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Berkshire net income falls 64 percent because of derivatives

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OMAHA, Neb. — Berkshire Hathaway Inc. said Friday its first-quarter profit fell 64 percent because it recorded an unrealized $1.6 billion pretax loss on its derivative contracts, and its insurance businesses generated lower profits.

Berkshire reported net income of $940 million, or $607 per share, in the quarter ended March 31. That's down significantly from the net income of $2.6 billion Berkshire generated a year ago.

Berkshire's chairman and CEO Warren Buffett warned shareholders in his annual letter that the derivatives could make the company's earnings volatile. But he predicted the derivatives will ultimately be profitable.

The four analysts surveyed by Thomson Financial expected earnings per share of $1,476.99 on average.

Including the derivative losses, Berkshire's net investment losses in the quarter totaled $991 million. A year ago, the Omaha-based company recorded a $382 million investment gain.

Berkshire's derivatives fit into two major categories. Berkshire will have to pay on some of the contracts if certain U.S. entities default on their credit. Most of the other derivatives will only be paid if the certain stock indices are lower in 15 or 20 years than they were when the contract was written.

Berkshire has received $2.9 billion in premiums on the credit-default derivatives and $4.9 billion on the stock index derivatives.

Berkshire said its operating earnings are a better measure of how the company is performing in any given period because those figures exclude derivatives and investment gains or losses. Berkshire reported $1.93 billion in operating earnings during the first quarter, which was down from $2.21 billion in operating earnings a year earlier.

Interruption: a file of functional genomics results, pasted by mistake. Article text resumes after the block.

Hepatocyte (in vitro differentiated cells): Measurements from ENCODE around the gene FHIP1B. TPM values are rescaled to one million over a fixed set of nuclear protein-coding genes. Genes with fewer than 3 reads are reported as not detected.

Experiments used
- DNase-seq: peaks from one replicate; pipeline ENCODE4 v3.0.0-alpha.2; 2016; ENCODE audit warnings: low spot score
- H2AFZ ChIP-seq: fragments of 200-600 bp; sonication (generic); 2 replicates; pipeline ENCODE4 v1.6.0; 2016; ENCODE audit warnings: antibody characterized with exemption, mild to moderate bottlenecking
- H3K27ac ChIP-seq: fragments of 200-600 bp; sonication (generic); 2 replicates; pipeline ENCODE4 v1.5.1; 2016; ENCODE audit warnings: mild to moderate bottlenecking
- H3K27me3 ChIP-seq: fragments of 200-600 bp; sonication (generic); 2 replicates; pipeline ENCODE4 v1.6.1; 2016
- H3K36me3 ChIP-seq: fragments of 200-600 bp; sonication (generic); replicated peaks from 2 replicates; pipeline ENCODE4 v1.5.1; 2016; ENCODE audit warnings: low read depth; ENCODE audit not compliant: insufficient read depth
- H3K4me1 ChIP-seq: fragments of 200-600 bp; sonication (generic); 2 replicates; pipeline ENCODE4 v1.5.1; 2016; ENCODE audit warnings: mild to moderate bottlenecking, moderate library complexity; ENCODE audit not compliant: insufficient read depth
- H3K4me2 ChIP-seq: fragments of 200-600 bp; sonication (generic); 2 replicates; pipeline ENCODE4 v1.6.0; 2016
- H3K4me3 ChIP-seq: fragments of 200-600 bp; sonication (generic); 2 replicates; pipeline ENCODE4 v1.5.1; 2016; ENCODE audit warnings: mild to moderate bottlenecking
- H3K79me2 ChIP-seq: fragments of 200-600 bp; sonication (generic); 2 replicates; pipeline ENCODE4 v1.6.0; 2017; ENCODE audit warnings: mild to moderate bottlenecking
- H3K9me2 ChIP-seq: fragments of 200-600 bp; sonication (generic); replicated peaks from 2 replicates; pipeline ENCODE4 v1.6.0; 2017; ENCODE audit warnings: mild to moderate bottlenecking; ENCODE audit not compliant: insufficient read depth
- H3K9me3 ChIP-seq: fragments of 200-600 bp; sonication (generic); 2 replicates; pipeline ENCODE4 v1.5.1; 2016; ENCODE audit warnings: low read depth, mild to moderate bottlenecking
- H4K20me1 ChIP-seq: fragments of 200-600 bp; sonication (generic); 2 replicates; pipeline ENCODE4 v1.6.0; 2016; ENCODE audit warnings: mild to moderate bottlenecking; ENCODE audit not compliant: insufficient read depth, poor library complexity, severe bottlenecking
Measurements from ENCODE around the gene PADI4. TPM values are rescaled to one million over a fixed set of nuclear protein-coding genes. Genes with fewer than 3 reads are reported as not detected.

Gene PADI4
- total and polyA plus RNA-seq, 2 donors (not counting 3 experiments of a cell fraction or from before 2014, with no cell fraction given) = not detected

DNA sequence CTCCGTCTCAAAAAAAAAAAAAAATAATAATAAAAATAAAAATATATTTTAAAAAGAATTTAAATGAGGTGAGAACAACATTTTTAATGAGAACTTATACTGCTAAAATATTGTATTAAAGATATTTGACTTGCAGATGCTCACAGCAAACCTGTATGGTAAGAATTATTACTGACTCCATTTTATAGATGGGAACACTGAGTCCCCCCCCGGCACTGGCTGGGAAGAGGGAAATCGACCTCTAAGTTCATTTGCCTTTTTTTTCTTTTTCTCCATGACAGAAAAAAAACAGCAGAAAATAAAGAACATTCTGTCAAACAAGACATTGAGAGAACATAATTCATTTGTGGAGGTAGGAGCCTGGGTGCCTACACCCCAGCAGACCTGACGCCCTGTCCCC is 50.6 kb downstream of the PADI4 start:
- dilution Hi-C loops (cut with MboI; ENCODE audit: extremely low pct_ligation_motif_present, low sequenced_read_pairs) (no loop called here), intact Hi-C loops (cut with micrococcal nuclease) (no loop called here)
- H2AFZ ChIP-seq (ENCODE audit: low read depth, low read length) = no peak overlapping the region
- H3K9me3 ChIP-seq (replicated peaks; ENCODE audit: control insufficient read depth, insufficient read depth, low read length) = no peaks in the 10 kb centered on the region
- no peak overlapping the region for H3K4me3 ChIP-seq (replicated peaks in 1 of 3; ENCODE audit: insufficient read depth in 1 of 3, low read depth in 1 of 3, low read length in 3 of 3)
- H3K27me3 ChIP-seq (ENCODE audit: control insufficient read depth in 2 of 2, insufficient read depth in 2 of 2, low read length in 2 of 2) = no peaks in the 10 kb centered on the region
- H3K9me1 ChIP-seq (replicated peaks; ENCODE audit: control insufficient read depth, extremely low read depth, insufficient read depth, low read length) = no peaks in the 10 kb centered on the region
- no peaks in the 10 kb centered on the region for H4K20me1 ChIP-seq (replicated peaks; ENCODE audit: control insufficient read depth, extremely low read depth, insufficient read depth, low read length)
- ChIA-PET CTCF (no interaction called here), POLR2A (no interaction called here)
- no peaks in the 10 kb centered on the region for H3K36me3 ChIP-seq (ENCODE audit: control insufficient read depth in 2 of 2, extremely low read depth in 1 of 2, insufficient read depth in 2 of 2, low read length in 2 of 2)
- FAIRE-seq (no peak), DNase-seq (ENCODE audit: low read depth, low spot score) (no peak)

Officials at Berkshire typically do not comment on quarterly earnings reports. The first-quarter report was released on the eve of Berkshire's annual shareholders meeting, which is expected to attract more than 30,000 people Saturday.

Berkshire's insurance group, which includes Geico, reinsurance giant General Re and several other firms, contributed $181 million to net income from underwriting new policies. A year ago, Berkshire's insurance companies generated a $601 million underwriting profit.

Buffett has said he expects insurance profits to fall during 2008 because increased competition has driven premium prices down, and a catastrophic loss could further hurt insurance profits.

"Berkshire's property and casualty reinsurance operations have benefited during the past two years from relatively low levels of catastrophic losses, which investors should not assume will recur in 2008," Berkshire's CFO Marc Hamburg wrote in the quarterly report.

Berkshire generated $25.2 billion in revenue during the first quarter, down from the $32.9 billion it generated in 2007's first quarter.

Berkshire had $35.6 billion cash on hand at the end of the quarter, which is down from the $44.3 billion the company held at the end of 2007.

The company used some of its cash to complete its $4.5 billion purchase of a 60 percent stake in industrial conglomerate Marmon Holdings Inc. That deal closed March 18.

Marmon includes more than 125 manufacturing and service businesses across the transportation, energy and construction markets. Marmon makes products ranging from railroad tank cars to metal fasteners.

Berkshire owns more than 60 subsidiaries that range from insurance to clothing, furniture, and candy companies, restaurants, natural gas and corporate jet firms. Berkshire also has major investments in such companies as Coca-Cola Co., Anheuser-Busch Cos. and Wells Fargo & Co.

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Berkshire Hathaway Inc.: http://www.berkshirehathaway.com